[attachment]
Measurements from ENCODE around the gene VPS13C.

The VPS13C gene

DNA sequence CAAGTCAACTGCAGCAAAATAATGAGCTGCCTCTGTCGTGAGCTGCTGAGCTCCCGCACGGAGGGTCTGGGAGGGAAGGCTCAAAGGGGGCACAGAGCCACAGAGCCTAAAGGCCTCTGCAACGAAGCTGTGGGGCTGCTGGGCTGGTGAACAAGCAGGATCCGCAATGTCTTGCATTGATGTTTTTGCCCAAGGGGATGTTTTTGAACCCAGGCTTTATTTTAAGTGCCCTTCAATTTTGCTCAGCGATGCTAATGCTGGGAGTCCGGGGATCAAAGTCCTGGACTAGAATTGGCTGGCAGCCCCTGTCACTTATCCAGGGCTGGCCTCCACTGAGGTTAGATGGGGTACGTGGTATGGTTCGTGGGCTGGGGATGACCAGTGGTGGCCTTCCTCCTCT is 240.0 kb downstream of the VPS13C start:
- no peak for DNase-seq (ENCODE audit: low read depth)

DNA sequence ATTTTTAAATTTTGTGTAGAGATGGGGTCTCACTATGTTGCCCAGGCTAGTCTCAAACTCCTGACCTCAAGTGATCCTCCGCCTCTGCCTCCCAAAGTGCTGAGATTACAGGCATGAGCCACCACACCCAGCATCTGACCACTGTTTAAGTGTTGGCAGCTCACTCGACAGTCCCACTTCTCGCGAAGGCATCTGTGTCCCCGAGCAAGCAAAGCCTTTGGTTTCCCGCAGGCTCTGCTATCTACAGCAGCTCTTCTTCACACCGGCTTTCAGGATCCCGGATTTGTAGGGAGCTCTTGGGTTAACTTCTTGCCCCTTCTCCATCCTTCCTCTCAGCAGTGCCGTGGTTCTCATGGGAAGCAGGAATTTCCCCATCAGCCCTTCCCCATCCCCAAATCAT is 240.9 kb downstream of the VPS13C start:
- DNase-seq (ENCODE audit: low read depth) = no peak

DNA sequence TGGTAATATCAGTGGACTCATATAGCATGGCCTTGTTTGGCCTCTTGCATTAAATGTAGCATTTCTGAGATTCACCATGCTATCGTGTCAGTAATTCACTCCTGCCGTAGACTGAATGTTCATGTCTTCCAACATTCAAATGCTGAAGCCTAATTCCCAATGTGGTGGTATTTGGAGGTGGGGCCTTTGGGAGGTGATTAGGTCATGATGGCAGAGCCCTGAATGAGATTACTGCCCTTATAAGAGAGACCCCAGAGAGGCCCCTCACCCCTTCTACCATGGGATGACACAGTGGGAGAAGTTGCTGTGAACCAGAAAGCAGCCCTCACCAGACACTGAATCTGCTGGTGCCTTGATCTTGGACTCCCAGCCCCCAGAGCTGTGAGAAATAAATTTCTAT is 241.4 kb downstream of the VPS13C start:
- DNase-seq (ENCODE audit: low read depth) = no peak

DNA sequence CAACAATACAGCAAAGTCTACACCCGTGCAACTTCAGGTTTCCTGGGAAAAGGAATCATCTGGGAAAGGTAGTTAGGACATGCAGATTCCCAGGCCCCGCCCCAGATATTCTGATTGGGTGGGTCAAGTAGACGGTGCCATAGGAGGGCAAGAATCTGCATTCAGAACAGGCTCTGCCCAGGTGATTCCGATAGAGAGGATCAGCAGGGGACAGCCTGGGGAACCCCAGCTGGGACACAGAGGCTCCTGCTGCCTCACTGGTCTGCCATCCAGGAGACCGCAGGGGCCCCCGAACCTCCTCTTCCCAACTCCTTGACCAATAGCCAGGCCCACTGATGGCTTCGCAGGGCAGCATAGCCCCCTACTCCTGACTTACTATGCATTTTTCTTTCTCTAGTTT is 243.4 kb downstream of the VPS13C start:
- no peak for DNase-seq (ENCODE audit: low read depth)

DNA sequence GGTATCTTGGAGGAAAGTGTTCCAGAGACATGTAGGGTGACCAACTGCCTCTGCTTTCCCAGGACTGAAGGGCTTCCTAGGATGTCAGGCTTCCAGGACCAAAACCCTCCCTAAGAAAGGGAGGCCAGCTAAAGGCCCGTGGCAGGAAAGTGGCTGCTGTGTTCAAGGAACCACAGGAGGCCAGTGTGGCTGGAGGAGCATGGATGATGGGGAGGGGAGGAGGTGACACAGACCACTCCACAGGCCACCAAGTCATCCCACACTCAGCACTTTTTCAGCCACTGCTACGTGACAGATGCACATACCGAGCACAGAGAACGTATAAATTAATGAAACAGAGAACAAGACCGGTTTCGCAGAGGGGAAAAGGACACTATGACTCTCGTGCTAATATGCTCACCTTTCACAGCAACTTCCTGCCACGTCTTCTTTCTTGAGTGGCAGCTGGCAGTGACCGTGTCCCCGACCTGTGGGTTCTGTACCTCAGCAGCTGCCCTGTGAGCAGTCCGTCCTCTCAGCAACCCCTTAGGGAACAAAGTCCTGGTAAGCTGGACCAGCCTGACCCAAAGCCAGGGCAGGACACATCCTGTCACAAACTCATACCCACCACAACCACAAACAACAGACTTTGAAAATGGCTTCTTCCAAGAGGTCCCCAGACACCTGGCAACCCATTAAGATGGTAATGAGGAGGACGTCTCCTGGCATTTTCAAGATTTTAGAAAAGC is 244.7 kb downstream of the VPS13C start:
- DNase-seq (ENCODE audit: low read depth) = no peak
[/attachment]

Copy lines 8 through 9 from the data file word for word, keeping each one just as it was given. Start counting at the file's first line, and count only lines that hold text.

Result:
- DNase-seq (ENCODE audit: low read depth) = no peak

DNA sequence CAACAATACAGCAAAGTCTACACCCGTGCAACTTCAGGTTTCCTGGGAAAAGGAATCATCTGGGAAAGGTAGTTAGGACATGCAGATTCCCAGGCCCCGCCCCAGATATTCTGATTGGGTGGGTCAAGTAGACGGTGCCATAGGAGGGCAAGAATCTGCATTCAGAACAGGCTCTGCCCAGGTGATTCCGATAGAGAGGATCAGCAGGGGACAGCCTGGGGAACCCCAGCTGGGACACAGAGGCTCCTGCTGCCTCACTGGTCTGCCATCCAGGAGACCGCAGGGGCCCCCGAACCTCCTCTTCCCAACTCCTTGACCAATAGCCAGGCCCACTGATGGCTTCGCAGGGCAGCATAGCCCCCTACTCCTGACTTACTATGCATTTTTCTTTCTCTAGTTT is 243.4 kb downstream of the VPS13C start: